1. Shoot Your Photos Portrait-Orientated
Instagram prefers photos that shot in portrait mode – AKA, vertical orientation.
Why? A portrait post takes up more real estate on mobile phones, giving people more to look at before they scroll past.
Instead of shooting in landscape or cropping your photo into the standard square, maximise the amount of time eyeballs are on your posts by using portrait orientation.
2. Keep Your Aperture Wide
If you’re shooting with a DSLR, take your portraits to the next level by keeping your aperture wide. By setting your camera to around f/2.8 – f/5.6, you’ll have a blurred background that will help your subject stand out.
For more control over the depth of field in your photo, shoot in Aperture Priority mode. It will make sure that you have the right shutter speed for the correct exposure.
3. Be Patient If You Want Exceptional Photos
When taking photos of people, you need to be patient.
“If you are photographing candid moments, I always tell photographers to wait for the crescendo in emotion,” says Tara McMullen, a Toronto-based photographer who specializes in weddings and portraiture.
“Wait for a moment of laughter or tears or reaction, and then shoot through the entire arc of reaction.”
Patience is key to capturing a great photograph.
4. Get to Know Your Subject
It can be easy to view photography as a passive activity. One where you’re simply snapping away endlessly at someone who’s striking pose after pose.
But the truth is that photography is about telling a story.
It’s about revealing the different sides of your subject – their playfulness, their shyness, their curiosity.
And as the photographer – it is your job to bring that personality out of them.
By getting to know your subject!
Here is what Max Power, an internationally published portrait and adventure photographer has to say: “Immerse yourself in a country, a culture or simply a moment in time. Say hello. Stop to observe. Listen. Embarrass yourself by stumbling through a foreign language. EAT. Laugh! Engage. Get out of your comfort zone and THEN take out your camera.”
5. Build a Rapport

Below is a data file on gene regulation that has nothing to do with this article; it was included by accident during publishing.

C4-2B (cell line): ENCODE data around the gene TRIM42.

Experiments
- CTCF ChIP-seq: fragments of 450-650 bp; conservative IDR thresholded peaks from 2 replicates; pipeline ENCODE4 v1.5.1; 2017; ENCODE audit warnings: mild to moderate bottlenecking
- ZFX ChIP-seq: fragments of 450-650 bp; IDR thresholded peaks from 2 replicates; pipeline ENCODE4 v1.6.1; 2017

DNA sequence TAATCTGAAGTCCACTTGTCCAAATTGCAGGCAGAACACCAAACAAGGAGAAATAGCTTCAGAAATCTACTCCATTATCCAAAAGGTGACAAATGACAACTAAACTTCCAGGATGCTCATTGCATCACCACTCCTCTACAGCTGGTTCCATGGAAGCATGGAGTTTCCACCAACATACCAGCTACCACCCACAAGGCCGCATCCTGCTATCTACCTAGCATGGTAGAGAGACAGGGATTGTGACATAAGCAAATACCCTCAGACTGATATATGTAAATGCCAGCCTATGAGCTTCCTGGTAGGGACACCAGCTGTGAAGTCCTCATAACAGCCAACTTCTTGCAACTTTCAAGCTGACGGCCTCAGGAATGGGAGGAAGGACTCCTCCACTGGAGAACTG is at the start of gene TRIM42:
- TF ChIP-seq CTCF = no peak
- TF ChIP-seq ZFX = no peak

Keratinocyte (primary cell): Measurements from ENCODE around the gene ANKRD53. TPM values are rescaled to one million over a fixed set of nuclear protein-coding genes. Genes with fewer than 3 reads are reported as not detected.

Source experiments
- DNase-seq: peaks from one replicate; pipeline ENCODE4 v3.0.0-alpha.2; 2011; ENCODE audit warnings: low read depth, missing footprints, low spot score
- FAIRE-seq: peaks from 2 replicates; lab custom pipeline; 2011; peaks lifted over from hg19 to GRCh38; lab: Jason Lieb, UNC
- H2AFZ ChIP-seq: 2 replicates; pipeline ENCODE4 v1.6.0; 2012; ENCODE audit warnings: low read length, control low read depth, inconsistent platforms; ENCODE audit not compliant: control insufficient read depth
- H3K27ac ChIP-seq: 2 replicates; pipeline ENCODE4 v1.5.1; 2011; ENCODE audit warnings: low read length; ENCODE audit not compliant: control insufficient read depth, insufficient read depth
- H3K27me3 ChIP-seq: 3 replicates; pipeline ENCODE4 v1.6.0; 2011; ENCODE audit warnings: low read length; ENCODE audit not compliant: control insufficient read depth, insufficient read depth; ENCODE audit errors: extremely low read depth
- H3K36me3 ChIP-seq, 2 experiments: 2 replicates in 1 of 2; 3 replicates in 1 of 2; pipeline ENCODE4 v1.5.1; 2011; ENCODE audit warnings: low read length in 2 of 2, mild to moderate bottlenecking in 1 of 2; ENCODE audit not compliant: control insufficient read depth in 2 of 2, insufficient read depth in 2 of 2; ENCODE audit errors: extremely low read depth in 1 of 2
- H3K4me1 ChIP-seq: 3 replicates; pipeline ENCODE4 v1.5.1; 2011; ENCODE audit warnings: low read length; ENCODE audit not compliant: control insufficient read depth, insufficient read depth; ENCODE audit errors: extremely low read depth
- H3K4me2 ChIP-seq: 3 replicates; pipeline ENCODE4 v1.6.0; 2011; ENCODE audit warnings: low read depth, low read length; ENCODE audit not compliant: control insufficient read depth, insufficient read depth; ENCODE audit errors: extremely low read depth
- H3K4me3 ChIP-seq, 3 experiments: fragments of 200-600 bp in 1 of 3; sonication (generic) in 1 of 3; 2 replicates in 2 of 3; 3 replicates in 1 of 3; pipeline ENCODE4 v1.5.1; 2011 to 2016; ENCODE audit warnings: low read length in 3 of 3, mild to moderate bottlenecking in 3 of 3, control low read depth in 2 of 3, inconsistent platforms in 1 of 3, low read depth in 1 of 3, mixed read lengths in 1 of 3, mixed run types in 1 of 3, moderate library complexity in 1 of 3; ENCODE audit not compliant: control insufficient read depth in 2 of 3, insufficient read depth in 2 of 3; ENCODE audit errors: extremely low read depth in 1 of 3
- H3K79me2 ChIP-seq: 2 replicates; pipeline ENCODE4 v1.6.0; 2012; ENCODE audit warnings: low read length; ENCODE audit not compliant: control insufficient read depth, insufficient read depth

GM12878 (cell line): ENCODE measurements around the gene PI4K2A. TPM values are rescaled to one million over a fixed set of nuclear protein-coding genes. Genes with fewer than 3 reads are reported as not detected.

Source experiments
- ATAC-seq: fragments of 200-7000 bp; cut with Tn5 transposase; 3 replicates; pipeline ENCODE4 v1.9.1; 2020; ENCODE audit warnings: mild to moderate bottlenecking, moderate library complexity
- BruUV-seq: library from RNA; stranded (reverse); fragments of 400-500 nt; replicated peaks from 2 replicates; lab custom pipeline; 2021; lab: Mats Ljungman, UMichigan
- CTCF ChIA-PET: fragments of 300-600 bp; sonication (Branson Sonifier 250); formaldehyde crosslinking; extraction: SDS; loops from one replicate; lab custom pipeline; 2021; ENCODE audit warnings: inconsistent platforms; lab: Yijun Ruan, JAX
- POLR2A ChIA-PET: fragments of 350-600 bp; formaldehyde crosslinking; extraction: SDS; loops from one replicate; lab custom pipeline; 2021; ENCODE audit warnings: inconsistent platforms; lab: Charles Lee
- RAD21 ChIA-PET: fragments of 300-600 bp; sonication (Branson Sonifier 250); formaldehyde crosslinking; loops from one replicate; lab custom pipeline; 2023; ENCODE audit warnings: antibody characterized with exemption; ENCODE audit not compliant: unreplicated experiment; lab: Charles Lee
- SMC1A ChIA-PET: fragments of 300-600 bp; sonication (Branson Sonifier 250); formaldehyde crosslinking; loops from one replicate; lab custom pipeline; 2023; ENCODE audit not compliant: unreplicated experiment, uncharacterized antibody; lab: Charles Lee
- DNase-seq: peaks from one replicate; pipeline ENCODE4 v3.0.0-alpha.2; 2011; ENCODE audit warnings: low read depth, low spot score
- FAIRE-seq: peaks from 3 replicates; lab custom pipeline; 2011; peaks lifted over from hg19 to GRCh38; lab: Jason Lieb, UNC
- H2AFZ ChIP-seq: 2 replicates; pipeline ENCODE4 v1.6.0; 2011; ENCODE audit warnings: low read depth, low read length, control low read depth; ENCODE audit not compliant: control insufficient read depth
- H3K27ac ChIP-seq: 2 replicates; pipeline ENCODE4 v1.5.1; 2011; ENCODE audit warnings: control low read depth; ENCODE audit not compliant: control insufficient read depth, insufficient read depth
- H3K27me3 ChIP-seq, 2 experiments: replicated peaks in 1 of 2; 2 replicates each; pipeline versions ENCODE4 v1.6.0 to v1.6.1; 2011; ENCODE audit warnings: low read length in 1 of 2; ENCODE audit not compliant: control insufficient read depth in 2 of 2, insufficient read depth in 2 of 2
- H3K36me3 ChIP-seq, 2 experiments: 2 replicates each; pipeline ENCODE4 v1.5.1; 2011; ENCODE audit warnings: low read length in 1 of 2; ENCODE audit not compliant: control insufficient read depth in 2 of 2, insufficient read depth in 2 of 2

If your model doesn’t feel comfortable, you won’t get amazing final photos.
“Portrait photography is 90% forging connections,” says Max. “Create an exchange with your subject, and they will share a piece of their soul.”
If you see someone interesting on the street, approach them and introduce yourself. Or if you’re meeting a model for a shoot, take the time to chat with them over a cup of coffee before taking out your camera.
“If you are creating portraits of a person who isn’t used to being in front of the camera, I always ask them to take a huuuuuuge long deep breath, and I will do it with them,” says Tara.
“Both of us feel more comfortable having shared that stress release together, and it reminds people to breathe. Relaxed subjects are photogenic subjects.”
Once you start shooting, don’t forget to offer your model direction. Tell them how you want them to pose and share shots between takes to help boost their confidence.
6. Use The Rule of Thirds for Portrait Photography
Turn on the gridlines for your camera or smartphone. You’ll have two vertical and two horizontal lines that will help you create more interesting compositions.
Place your subject in the middle, left or right of your photo by using the gridlines. You can also avoid a crooked horizon by using the horizontal lines to align your picture.
7. Embrace Shooting Portraits in Cloudy Weather
Overcast days are perfect for shooting portraits because the light is even. As a photographer, you always want even lighting on your model and in the background.
The clouds act as a big diffuser of the sun, and this helps you avoid those harsh dark shadows.
It will give you more options to place your subject, and you won’t have to worry about one part of the photo being blown out or dark under-eye shadows.
8. Avoid Using a Wide-Angle Lens
If you’re shooting your portraits with a DSLR camera, ditch the wide-angle lens.
It will distort your subject and create an unflattering, surreal look. For the best results, avoid shooting portraits with lenses wider than 50mm unless you’re taking the photo from further away.
9. Play with Angles
It can be tempting to stand directly in front of your subject and snap away. But it’s also dull and overused.
Keep things interesting by shooting your model from an entirely different position.
Try taking your photo from higher, lower or to the side of your subject. It will give you a chance to capture their features in different ways, while also helping your Instagram feed to stand out from the rest.